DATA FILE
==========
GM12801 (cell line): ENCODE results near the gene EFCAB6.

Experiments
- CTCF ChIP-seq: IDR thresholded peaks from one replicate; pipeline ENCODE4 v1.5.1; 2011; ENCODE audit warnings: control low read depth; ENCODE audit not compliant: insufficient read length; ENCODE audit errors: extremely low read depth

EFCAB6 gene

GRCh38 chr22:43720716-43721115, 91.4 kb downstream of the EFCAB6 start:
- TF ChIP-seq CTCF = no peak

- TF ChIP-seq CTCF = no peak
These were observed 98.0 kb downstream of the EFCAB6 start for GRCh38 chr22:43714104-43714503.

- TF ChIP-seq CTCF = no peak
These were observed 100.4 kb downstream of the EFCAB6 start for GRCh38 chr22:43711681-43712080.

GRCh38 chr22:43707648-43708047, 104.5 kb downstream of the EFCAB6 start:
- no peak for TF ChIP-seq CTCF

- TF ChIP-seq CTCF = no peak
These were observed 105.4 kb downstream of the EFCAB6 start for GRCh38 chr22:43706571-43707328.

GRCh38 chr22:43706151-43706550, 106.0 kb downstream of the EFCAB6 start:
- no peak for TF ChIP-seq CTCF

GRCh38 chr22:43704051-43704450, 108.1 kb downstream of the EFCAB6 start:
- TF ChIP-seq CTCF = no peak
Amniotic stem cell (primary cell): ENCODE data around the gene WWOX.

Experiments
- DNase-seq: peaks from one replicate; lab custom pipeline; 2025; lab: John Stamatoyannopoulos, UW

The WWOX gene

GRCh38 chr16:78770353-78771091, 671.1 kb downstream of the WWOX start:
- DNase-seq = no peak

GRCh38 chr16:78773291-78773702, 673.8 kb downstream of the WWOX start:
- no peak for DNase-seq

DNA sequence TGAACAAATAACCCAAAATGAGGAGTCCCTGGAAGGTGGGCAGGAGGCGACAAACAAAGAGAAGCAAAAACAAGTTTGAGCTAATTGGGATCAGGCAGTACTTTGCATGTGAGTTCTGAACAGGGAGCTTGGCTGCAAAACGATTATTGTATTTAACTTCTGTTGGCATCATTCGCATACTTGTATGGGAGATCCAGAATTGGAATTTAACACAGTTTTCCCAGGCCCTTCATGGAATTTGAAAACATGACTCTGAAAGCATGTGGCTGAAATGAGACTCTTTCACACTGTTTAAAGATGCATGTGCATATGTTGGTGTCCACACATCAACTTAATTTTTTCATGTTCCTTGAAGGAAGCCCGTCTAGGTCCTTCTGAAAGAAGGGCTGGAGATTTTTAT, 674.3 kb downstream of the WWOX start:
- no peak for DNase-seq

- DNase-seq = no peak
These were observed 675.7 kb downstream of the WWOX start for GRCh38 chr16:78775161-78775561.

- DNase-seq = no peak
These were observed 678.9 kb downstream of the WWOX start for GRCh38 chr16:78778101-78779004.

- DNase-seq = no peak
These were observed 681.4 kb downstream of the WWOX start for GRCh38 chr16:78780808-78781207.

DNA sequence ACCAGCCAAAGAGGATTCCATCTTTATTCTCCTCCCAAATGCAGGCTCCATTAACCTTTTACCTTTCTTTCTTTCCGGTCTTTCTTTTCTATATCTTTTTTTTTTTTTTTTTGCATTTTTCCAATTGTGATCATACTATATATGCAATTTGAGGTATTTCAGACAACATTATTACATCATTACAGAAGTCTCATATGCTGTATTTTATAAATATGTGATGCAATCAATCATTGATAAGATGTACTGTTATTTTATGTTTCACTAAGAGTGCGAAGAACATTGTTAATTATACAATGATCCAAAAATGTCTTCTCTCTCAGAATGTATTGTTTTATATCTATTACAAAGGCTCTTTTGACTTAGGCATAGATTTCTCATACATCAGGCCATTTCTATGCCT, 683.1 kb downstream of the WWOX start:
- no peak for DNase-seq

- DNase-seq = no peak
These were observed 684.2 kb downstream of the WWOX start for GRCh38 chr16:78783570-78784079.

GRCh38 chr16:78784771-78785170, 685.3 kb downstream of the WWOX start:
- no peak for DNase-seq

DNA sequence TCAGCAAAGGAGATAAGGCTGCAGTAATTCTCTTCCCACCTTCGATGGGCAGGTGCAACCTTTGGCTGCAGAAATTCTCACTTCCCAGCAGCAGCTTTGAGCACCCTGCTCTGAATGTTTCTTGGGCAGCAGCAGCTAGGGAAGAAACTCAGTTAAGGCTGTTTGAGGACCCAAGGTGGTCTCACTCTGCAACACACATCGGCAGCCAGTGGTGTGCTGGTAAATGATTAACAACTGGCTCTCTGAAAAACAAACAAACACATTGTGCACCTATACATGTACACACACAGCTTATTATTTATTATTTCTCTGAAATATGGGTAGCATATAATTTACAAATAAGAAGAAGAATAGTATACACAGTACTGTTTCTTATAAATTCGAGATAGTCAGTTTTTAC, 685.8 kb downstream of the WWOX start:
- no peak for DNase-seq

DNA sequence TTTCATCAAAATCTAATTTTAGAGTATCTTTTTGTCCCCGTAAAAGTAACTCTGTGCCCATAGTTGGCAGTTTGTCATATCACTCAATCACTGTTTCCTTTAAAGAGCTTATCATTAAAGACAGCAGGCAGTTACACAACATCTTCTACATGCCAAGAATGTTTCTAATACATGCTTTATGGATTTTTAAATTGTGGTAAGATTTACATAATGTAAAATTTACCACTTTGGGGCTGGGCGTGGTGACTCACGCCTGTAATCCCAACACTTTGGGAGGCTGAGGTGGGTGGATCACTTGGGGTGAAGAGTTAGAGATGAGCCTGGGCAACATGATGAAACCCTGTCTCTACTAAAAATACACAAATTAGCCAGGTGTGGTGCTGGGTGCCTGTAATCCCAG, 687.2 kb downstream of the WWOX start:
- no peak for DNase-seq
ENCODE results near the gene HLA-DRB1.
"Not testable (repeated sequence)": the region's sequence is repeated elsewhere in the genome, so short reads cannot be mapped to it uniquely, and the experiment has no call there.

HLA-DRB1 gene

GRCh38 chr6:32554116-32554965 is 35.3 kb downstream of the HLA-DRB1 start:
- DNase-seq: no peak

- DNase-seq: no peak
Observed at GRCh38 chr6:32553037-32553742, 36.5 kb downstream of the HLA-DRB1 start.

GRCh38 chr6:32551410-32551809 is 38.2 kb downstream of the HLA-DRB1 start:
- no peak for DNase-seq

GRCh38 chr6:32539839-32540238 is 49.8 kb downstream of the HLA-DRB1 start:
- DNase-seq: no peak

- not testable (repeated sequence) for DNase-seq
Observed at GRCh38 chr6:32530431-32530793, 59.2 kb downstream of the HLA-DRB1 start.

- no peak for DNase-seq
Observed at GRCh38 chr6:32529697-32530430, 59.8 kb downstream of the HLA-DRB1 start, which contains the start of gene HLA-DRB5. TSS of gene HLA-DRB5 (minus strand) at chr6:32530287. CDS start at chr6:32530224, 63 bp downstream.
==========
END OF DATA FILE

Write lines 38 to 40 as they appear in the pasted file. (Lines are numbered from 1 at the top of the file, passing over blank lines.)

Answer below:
These were observed 684.2 kb downstream of the WWOX start for GRCh38 chr16:78783570-78784079.

GRCh38 chr16:78784771-78785170, 685.3 kb downstream of the WWOX start:
- no peak for DNase-seq